Tuesday, March 14, 2006

Tests show Milosevic took wrong drugs before death

The Article part 1-3

Mar 13, 2006 — By Nicola Leske

THE HAGUE (Reuters) - Blood tests showed Slobodan Milosevic took drugs to worsen his health and bolster his case for treatment in Russia, a Dutch medical expert said on Monday.
Groningen University toxicologist Donald Uges was speaking to Reuters as the Yugoslav ex-president's body was due to be released to his family.

A preliminary autopsy report on Sunday showed the 64-year-old Milosevic died of a heart attack, but toxicology tests were still ongoing to establish its cause.

Uges said tests he conducted two weeks ago on Milosevic's blood showed traces of rifampicin — a drug against leprosy and tuberculosis that would have made other medicines ineffective.
"I don't think he took his medicines for suicide — only for his trip to Moscow … that is where his friends and family are. I think that was his last possibility to escape the Hague," Uges said. "I am so sure there is no murder."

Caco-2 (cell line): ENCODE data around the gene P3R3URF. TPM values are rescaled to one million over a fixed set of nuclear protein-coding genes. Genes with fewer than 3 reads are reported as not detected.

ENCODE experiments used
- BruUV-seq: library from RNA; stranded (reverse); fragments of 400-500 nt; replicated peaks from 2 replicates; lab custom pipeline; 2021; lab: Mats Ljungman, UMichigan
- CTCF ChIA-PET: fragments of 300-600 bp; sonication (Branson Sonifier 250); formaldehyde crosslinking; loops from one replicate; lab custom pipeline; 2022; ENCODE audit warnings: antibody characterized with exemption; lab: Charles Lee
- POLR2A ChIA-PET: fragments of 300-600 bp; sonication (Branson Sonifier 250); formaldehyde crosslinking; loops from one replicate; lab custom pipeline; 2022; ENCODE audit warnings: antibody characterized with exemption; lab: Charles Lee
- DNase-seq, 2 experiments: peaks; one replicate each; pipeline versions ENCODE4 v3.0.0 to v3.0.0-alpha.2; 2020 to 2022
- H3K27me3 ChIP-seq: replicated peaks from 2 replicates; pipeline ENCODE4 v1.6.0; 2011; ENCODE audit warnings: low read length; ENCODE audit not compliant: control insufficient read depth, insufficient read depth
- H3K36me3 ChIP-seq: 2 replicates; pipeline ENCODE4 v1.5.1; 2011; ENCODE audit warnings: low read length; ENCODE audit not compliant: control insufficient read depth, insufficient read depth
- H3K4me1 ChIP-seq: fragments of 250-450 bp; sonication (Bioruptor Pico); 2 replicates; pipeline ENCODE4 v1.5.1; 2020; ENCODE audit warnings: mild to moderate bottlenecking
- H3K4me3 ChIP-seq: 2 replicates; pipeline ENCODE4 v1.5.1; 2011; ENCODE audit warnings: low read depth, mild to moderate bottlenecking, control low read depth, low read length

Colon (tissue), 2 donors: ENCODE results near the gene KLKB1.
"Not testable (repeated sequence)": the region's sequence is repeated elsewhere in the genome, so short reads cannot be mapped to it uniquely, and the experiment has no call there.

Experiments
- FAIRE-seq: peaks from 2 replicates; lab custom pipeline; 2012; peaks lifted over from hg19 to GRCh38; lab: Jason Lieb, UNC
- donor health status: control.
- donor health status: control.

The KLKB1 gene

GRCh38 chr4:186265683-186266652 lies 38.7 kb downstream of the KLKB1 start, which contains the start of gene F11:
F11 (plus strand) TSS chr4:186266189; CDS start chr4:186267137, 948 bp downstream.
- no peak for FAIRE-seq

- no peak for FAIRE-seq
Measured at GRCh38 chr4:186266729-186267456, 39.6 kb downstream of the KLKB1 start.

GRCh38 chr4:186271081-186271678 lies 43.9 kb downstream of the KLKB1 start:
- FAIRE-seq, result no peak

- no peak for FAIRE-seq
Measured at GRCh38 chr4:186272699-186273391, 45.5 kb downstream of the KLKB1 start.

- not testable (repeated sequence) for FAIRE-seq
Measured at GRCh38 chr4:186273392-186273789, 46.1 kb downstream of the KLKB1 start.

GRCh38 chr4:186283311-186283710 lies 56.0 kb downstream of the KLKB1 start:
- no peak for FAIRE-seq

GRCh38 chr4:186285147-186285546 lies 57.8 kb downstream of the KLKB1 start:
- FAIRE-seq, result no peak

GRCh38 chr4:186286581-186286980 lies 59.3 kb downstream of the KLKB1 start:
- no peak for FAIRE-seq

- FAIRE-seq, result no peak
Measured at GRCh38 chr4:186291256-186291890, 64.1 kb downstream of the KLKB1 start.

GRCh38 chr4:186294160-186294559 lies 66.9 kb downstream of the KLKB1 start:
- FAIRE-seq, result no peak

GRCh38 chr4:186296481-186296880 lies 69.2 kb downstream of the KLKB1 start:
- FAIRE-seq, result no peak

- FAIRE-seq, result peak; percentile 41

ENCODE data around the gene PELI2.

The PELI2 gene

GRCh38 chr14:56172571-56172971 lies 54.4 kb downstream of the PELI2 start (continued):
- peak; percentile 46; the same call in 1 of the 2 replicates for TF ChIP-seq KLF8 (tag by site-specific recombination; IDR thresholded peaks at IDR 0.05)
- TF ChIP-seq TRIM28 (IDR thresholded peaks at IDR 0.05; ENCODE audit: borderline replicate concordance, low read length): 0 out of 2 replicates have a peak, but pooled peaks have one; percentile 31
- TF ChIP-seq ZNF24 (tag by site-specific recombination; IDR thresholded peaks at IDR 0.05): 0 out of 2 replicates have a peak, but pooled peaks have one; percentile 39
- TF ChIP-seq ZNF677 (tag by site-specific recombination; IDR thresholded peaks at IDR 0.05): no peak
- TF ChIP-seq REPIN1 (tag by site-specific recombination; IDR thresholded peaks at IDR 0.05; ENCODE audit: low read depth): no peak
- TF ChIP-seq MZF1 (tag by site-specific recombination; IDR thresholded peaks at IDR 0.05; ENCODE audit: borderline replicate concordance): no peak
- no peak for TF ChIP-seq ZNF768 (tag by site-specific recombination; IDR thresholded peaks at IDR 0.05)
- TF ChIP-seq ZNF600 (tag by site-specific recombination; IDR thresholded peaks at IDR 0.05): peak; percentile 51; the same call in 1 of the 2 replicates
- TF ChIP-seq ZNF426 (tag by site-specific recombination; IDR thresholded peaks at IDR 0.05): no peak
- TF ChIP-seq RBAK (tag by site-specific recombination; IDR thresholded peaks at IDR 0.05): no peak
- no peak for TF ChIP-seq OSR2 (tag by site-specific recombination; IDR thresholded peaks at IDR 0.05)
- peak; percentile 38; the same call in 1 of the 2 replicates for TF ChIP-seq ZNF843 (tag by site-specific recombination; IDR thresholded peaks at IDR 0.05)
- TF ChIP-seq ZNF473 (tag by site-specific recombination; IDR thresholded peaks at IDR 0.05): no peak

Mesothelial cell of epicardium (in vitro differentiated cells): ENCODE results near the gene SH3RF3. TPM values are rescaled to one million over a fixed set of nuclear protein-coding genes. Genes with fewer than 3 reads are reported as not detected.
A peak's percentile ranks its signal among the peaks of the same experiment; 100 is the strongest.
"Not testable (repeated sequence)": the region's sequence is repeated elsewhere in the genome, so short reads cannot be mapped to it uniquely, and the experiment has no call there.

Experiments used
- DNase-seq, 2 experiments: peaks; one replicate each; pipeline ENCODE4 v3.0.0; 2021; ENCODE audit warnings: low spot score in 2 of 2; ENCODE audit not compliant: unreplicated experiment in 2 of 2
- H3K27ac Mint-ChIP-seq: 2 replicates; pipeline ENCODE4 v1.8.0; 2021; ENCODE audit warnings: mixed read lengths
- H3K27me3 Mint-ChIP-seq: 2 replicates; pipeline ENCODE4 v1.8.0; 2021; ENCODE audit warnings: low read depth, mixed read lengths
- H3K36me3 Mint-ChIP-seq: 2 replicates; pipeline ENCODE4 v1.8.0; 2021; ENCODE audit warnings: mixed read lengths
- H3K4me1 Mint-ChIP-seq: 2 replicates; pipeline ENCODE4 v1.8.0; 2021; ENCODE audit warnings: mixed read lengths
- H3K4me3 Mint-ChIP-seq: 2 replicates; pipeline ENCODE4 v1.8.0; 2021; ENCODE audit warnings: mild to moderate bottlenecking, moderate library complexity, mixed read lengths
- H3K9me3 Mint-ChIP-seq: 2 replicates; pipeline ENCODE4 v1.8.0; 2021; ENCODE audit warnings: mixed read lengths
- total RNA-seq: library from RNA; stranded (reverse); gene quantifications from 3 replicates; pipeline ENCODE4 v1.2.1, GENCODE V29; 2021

Last month, the tribunal rejected a request by Milosevic — branded the "Butcher of the Balkans" over the conflicts in the 1990s — to go to Moscow for specialist medical care. His widow, brother and son all live in Russia. A verdict was expected in months.
Milosevic's lawyer said the funeral was to be held in Belgrade and that Milosevic's son Marko would pick up the body on Monday or Tuesday. Milosevic's widow faces arrest if she returns to Serbia.

The autopsy on the body of Milosevic, who suffered from a heart condition and high blood pressure, was conducted by Dutch scientists and attended by Serbian pathologists. Serbia said the autopsy was very professional. The whole procedure was filmed.......(continued)


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